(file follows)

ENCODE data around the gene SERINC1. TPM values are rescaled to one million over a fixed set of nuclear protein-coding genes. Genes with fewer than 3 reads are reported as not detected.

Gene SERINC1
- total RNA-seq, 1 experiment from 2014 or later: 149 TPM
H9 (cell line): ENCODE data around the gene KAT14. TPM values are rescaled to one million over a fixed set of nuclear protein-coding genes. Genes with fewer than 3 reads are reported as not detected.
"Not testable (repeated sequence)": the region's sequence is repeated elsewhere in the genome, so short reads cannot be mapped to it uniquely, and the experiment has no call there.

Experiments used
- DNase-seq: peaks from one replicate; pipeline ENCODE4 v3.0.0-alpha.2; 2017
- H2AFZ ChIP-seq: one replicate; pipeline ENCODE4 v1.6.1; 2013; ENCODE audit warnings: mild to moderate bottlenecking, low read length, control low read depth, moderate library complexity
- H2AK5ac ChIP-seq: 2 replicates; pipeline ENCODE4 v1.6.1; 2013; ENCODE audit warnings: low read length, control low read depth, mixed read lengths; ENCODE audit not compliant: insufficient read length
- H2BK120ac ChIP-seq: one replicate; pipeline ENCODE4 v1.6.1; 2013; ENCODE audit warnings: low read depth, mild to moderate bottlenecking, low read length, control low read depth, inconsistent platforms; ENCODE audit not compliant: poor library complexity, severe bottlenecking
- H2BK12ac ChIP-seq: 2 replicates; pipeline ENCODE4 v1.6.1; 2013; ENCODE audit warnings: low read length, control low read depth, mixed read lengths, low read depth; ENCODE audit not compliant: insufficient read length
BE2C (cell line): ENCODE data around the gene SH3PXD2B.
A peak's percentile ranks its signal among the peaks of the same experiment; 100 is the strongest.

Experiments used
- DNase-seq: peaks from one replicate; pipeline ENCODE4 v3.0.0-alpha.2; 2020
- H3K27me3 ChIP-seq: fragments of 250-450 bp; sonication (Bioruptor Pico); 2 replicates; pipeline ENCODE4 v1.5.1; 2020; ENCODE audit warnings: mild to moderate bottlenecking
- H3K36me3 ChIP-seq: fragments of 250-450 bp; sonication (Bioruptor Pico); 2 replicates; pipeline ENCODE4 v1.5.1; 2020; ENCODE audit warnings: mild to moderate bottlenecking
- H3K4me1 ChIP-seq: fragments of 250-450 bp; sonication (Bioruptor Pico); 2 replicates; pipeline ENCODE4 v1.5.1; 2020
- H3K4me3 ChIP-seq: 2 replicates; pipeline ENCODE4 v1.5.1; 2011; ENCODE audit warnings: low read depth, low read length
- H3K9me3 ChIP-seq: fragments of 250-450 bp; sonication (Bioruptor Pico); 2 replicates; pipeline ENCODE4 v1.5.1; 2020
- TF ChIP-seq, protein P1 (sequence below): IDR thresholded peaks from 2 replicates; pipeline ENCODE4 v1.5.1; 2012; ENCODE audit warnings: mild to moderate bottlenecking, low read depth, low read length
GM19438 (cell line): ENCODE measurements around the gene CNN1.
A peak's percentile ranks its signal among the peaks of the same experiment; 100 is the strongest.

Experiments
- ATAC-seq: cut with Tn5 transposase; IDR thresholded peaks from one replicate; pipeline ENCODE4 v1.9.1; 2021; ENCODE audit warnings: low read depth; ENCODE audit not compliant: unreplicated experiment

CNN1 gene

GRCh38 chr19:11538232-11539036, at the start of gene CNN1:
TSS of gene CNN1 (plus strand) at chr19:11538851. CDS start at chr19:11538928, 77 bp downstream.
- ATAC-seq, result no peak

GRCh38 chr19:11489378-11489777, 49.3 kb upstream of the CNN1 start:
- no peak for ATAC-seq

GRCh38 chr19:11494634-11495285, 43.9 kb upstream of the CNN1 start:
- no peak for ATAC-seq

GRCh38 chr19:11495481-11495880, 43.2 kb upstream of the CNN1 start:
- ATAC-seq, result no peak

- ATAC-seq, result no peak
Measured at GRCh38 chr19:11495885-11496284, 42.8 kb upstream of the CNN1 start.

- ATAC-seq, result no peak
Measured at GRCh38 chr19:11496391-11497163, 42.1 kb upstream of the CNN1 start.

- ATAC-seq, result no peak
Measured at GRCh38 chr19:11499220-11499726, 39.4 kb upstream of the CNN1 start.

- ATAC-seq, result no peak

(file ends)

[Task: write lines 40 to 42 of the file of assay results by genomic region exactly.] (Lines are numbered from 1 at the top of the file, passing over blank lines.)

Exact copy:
- ATAC-seq, result no peak
Measured at GRCh38 chr19:11499220-11499726, 39.4 kb upstream of the CNN1 start.

- ATAC-seq, result no peak